The day before one of the worst days of my life, I found out that a friend was dying. She was relatively young at the time.
But did I expect her to set aside her suddenly having to face death and “not grieve” that, just because I was homeless (etc.)? Of course not! And did she expect me to set aside my troubles and “minimize” them because she was dying? Of course not! She prayed for me, and I prayed for her.
It’s so easy to feel like our troubles don’t matter because someone else’s troubles are so great. Or, that someone else is whining about “nothing” compared to what we are going through.
One way I like to look at this is through my 9-year-old self’s eyes. Some say that their childhood is carefree and they began to feel the responsibilities and trials of life more as an adult.
Not so with me. I had a VERY happy childhood, but apparently I was born a very serious child in some ways. When I was only around 9 years old, my grandfather commented to my dad that I was a worry-wart! He was right!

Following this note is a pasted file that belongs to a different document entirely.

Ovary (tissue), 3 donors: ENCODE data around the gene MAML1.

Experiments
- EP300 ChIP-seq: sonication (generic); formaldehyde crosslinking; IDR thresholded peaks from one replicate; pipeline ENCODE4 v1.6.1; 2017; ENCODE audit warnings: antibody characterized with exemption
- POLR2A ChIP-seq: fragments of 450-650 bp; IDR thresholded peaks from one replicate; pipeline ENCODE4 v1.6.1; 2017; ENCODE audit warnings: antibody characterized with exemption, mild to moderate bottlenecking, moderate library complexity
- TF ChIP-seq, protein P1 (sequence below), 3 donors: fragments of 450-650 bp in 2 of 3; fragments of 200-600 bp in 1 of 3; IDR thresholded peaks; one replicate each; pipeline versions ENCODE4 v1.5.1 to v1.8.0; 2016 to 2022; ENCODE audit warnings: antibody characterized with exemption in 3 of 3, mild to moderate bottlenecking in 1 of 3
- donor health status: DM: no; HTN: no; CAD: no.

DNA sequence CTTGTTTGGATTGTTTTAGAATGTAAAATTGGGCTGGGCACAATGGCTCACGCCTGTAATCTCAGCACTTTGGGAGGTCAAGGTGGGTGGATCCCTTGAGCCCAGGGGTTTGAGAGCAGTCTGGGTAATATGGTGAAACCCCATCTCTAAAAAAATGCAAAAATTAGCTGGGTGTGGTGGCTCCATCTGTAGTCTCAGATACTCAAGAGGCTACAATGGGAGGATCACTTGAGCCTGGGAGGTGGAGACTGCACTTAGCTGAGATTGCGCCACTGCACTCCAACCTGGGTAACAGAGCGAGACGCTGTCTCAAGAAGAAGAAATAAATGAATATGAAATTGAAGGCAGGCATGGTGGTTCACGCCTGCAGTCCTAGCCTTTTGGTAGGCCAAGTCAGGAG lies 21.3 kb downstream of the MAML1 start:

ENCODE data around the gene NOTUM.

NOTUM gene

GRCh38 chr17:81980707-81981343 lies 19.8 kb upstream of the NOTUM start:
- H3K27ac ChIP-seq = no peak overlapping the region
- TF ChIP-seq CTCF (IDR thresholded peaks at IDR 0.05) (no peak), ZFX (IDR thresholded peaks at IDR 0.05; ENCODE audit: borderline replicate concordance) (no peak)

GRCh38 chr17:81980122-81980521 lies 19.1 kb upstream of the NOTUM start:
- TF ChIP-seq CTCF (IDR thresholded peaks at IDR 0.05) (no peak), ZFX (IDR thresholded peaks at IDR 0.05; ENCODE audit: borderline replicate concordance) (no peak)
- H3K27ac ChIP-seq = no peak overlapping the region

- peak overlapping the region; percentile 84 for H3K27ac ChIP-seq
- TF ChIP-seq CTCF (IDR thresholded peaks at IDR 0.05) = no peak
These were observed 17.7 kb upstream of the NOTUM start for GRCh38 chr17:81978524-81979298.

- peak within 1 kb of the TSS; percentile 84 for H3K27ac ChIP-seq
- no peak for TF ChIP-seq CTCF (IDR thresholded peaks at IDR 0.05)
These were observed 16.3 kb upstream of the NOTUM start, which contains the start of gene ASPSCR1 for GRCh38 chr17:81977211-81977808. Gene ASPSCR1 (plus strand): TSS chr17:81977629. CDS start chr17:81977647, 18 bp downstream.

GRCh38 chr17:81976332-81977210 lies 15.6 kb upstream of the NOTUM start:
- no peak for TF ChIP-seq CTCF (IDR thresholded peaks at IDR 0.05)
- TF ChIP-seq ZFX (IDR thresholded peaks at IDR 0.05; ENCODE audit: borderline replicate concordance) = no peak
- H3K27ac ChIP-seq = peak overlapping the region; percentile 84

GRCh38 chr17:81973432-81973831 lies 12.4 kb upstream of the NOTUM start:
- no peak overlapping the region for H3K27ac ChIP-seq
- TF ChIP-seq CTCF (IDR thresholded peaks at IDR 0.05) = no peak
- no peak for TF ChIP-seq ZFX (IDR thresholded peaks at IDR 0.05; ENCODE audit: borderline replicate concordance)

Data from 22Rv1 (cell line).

So, when I faced a 9-year-old child’s struggle, it seemed huge to me. Sometimes I ended up very distressed. Did my parents shoo it aside (and shoo me aside) and coldly say I was silly? No! They helped me through it.
In the same way, any one of us cannot truly know how a certain trial or suffering is affecting another human being. Each one has different skills, background, hurts, wounds, and difficult experiences that may play into our current trials. Thus, to judge someone else’s trial as “not that bad” is very unwise.
On the other hand, when Jesus saw Peter’s mother-in-law in bed with a fever, did He say to her: “Oh, your fever isn’t nearly as bad as the troubles of the paralyzed guy I just healed.” No, of course not! He had compassion on her.
In the same way, Jesus comes to each of us in our own needs. He does not minimize our hurts, and neither should we.
Has someone minimized your hurt? How did it feel?
Christa Upton Black Hills Picture Books PO Box 293 Custer, SD 57730